“The scientist has scaled the mountain of ignorance, he is about to conquer the highest peak; and when he pulls himself over the final rock, he is greeted by a band of theologians who have been sitting there for centuries.” Robert Jastrow, NASA scientist
The left would have everyone believe that mankind can explain all the workings of the universe without the need of a mythological Creator.
Yet science has yet to reveal neither why the universe came into existence nor what precede its birth in the Big Bang. Biological evolution has not brought us the slightest understanding of how the first living organisms emerged from inanimate matter on this planet and how the advanced eukaryotic cells—the highly structured building blocks of advanced life forms—ever emerged from simpler organisms. Neither does it explain one of the greatest mysteries of science: how did consciousness arise in living things? Where do symbolic thinking and self-awareness come from? What is it that allows humans to understand the mysteries of biology, physics, mathematics, engineering and medicine? And what enables us to create great works of art, music, architecture and literature?
But much more important than these conundrums is the persistent question of the fine-tuning of the parameters of the universe: Why is it so precisely tailor-made for the emergence of life? This question has never been answered satisfactorily, and I believe that it will never find a scientific solution. For the deeper we delve into the mysteries of physics and cosmology, the more the universe appears to be intricate and incredibly complex. To explain the quantum-mechanical behavior of even one tiny particle requires pages and pages of extremely advanced mathematics. Even the tiniest particles of matter are so unbelievably complicated. It appears that there is a vast, hidden “wisdom,” or structure, or knotty blueprint for even the most simple-looking element of nature. And the situation becomes much more daunting as we expand our view to the entire cosmos.
Scientists claim that 13.7 billion years ago, a gargantuan burst of energy, whose nature and source are completely unknown to us and not in the least understood by science, initiated the creation of our universe. Then suddenly, as if by magic the Higgs boson discovered two years ago inside CERN’s powerful particle accelerator, the “God particle,” which miraculously gave the universe its mass. Why did this happen?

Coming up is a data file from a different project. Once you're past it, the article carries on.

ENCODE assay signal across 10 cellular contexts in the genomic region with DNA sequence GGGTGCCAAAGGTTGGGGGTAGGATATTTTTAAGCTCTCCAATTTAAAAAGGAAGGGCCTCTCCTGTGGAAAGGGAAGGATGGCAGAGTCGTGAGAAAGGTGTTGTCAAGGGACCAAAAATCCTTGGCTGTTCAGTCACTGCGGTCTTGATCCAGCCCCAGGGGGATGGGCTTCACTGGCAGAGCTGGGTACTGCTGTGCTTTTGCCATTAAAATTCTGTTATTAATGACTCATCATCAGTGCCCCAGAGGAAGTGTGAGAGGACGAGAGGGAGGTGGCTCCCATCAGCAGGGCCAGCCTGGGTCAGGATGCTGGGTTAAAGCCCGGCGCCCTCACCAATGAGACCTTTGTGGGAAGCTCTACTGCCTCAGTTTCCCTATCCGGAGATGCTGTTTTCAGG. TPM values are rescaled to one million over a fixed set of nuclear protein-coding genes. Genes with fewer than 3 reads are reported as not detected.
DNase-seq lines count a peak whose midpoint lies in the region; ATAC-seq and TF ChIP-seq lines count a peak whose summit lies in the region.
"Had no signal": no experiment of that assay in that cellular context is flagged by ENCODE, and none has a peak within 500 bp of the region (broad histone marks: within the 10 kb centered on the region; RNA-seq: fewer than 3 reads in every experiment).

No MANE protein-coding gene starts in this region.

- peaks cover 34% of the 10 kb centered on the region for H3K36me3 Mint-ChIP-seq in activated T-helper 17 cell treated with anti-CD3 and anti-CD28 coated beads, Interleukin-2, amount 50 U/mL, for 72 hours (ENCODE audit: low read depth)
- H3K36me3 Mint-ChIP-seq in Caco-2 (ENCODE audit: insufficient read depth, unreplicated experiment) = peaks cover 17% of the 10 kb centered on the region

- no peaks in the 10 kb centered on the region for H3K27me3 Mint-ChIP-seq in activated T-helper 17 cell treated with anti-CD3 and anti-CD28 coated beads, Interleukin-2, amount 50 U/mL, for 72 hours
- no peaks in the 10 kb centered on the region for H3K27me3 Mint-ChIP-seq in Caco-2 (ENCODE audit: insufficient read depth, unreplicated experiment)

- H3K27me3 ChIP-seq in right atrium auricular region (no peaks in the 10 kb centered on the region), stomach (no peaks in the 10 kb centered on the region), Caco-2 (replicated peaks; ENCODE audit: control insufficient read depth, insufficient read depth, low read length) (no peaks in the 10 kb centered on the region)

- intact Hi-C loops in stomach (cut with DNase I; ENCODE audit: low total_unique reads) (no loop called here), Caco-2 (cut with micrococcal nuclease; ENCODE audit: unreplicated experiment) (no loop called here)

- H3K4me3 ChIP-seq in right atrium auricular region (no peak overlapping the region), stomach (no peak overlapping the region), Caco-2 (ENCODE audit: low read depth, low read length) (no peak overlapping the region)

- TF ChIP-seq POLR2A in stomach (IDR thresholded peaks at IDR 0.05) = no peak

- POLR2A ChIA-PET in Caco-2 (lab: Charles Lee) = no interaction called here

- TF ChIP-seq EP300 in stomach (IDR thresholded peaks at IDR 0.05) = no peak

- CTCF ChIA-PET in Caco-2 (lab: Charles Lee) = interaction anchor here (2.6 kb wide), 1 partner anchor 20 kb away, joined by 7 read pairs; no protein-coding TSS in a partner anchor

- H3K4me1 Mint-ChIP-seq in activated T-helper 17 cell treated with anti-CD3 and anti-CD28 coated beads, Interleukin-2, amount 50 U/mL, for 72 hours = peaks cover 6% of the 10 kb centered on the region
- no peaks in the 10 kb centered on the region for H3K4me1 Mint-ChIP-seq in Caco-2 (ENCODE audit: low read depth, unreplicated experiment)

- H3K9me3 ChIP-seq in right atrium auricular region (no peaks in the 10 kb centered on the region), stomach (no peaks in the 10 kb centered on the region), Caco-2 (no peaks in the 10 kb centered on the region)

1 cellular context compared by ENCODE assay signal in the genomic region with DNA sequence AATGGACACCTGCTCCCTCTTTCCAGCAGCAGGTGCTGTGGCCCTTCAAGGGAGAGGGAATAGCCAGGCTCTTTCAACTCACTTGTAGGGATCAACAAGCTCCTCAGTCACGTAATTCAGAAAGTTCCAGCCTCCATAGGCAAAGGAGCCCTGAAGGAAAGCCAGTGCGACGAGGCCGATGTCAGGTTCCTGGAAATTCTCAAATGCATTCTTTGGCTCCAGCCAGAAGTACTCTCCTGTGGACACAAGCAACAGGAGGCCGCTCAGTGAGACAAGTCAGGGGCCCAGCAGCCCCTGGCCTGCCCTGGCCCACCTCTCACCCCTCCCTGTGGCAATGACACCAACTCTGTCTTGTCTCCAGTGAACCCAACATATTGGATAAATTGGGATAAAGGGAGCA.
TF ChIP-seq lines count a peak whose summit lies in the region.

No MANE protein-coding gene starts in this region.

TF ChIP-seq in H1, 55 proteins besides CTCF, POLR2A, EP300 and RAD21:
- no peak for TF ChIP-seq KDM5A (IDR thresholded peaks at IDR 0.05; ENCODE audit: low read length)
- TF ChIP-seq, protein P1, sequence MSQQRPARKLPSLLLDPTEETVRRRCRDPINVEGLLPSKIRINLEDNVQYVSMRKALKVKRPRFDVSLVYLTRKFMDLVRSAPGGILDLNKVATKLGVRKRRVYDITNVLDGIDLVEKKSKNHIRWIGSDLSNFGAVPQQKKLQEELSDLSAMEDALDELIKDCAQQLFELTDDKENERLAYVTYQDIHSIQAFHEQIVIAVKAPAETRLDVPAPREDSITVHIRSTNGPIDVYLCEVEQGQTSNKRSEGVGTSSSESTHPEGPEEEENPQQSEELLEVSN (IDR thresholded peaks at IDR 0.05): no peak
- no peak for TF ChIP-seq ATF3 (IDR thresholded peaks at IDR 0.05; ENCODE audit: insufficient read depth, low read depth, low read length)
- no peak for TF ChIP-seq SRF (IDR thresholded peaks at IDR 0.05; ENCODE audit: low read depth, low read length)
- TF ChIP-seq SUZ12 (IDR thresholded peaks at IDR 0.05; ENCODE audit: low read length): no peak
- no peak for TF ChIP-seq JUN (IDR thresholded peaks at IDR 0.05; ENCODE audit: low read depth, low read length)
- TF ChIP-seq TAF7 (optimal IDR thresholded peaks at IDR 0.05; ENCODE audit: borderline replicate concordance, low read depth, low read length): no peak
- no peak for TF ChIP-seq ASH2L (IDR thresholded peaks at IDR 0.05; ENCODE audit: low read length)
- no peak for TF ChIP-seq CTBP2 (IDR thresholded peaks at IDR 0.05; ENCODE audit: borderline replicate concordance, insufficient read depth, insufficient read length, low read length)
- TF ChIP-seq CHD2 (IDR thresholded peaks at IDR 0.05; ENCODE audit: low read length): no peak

The mass constituted elementary particles—the quarks and the electron—whose weights and electrical charges had to fall within immeasurably tight bounds for what would happen next. For from within the primeval soup of elementary particles that constituted the young universe, again as if by a magic hand, all the quarks suddenly bunched in threes to form protons and neutrons, their electrical charges set precisely to the exact level needed to attract and capture the electrons, which then began to circle nuclei made of the protons and neutrons. All of the masses, charges and forces of interaction in the universe had to be in just the precisely needed amounts so that early light atoms could form. Larger ones would then be cooked in nuclear fires inside stars, giving us carbon, iron, nitrogen, oxygen and all the other elements that are so essential for life to emerge. And eventually, the highly complicated double-helix molecule, the life-propagating DNA, would be formed.
Why did everything we need in order to exist come into being? How was all of this possible without some latent outside power to orchestrate the precise dance of elementary particles required for the creation of all the essentials of life?
The great British mathematician Roger Penrose has calculated—based on only one of the hundreds of parameters of the physical universe—that the probability of the emergence of a life-giving cosmos was 1 divided by 10, raised to the power 10, and again raised to the power of 123. This is a number as close to zero as anyone has ever imagined. The probability is much, much smaller than that of winning the Mega Millions jackpot for more days than the universe has been in existence.
Scientist with atheists tendencies, scrambled to explain this troubling mystery by suggesting the existence of a multiverse—an infinite set of universes, each with its own parameters. In some universes, the conditions are wrong for life; however, by the sheer size of this putative multiverse, there must be a universe where everything is right. But if it takes an immense power of nature to create one universe, then how much more powerful would that force have to be in order to create infinitely many universes?
This purely hypothetical multiverse does not solve the problem of God. The incredible fine-tuning of the universe presents the most powerful argument for the existence of an imminent creative entity we may well call God. Lacking convincing scientific evidence to the contrary, such a power may be necessary to force all the parameters we need for our existence—cosmological, physical, chemical, biological and cognitive—to be what they are.
Theories concerning the mechanistic origin of the universe come and go. Today’s “science” is tomorrow’s superstition. A few years ago scientists were touting the steady-state theory as the most reasonable explanation of the origin of the universe, asserting that new matter was constantly being created to replace that which was lost by the expanding universe. Today most astronomers regard the steady-state theory as dead. The current inclination concerning the beginning of our universe is known as the big bang theory, but even the “bang” notion is receiving competition from a newer view called the plasma theory.
“The Bible describes a Universe created by God, maintained by him, and intimately and constantly directed by him, while science describes a Universe in which it is not necessary to postulate the existence of God at all” Isaac Asimov